I have a little footnote on the roll call vote, though. Bernie made a motion which stated as follows (realizing that I haven't gone back to get the exact words): (1) that the Convention suspend the normal rules; (2) that the Convention organizers tally and record the votes of each of the candidates; and (3) that Hillary Clinton be declared the candidate of the Democratic Party. Marcia Fudge, who was selected long ago to Chair this gathering, and who has been one of the main promoters of the line that Hillary Clinton is "our candidate" before she was actually elected, then presented Senator Sanders' motion to the Floor for action. After the crowd quieted down, instead of restating the motion and asking for a vote, Fudge asked the Convention to "declare Hillary Clinton the winner by acclamation." In other words, Fudge lived up to her name, and tried to "fudge" the motion, by eliminating the part of the motion that required the recording of the actual vote! And you wonder why the "Berners" walked out?
BERNING THE FUTURE
Well, what about those "Berners" who walked out? Will they come back, and work for Hillary Clinton? That will, actually, depend on what happens today and tomorrow at the Convention. So far, the Convention has been following a script that was prepared long ago, and that presumed that there would not be any difference of opinion about who should be the Presidential candidate. Well, now we know that a very large number of Delegates, representing real Democratic Party voters, don't agree with the premise that Hillary Clinton is the best candidate. So, now that Hillary Clinton has affirmatively demonstrated, through the roll call vote, that she does have majority support (under the current rules, including the Super Delegates) how can the Party recognize and celebrate the diversity that this Convention has revealed, and make the whole Democratic Party "stronger together?"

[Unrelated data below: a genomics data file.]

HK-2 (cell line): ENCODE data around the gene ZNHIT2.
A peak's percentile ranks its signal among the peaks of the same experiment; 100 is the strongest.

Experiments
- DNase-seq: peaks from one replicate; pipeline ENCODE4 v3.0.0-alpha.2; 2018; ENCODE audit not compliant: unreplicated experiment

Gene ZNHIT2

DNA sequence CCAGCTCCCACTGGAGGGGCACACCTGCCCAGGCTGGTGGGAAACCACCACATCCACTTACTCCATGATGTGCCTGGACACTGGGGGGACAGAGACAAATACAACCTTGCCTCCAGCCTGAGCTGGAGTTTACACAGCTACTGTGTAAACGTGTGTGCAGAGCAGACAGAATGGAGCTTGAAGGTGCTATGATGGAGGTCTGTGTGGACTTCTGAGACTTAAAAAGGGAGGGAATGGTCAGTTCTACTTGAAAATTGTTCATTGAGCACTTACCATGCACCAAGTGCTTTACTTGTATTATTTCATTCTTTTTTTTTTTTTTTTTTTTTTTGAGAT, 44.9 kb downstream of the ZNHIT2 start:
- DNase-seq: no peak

The main Party apparatus, and Hillary Clinton above all, is going to have to reach out to the Bernie Sanders voters, and make common cause with them, or Hillary will go into the Fall election without the unified strength of the entire Democratic Party behind her.
What if the President, when he speaks tonight, would not just extoll Hillary Clinton (and this is what all the speeches do)? What if the President called BOTH Hillary and Bernie to the stage, so they could all raise their hands together, for a "political revolution" that would deal with the major issues that both Bernie Sanders and Hillary Clinton know are so important to so many?
What if Hillary Clinton, tomorrow, did something similar?
The Bernie Sanders Delegates have made clear that millions of Democratic Party and Independent voters want our President to work for health care, not warfare. We want to end the massive income inequality that afflicts our society and economy. We want a $15/hour minimum wage. And no TPP.
You want the Bernie Sanders' voters to support Hillary? If Hillary wants their support, she won't get it just because they appreciate her past good work, or because they want a woman President. Both those things are true, but what the Bernie Sanders' voters want is a genuine change in direction, a "political revolution" in these United States.
The ball is in Hillary's court. She's the Democratic Party nominee now. Where will she lead us?
Below is a photo of the California "Berners," who were meeting, after the breakfast. They are planning. They are not going to quit. I talked to a Florida Sanders' Delegate. In Florida, too, the Sanders Delegates are not going to give up. To use a phrase that is regularly chanted on the Convention Floor: "This is What Democracy Looks Like!"
Hillary Clinton, newly elected as the Democratic Party's official standard-bearer, can now try to use the vitality and energy that is obvious everywhere here in Philadelphia, and make real one of the other phrasings that we are all chanting: This is What American Looks Like."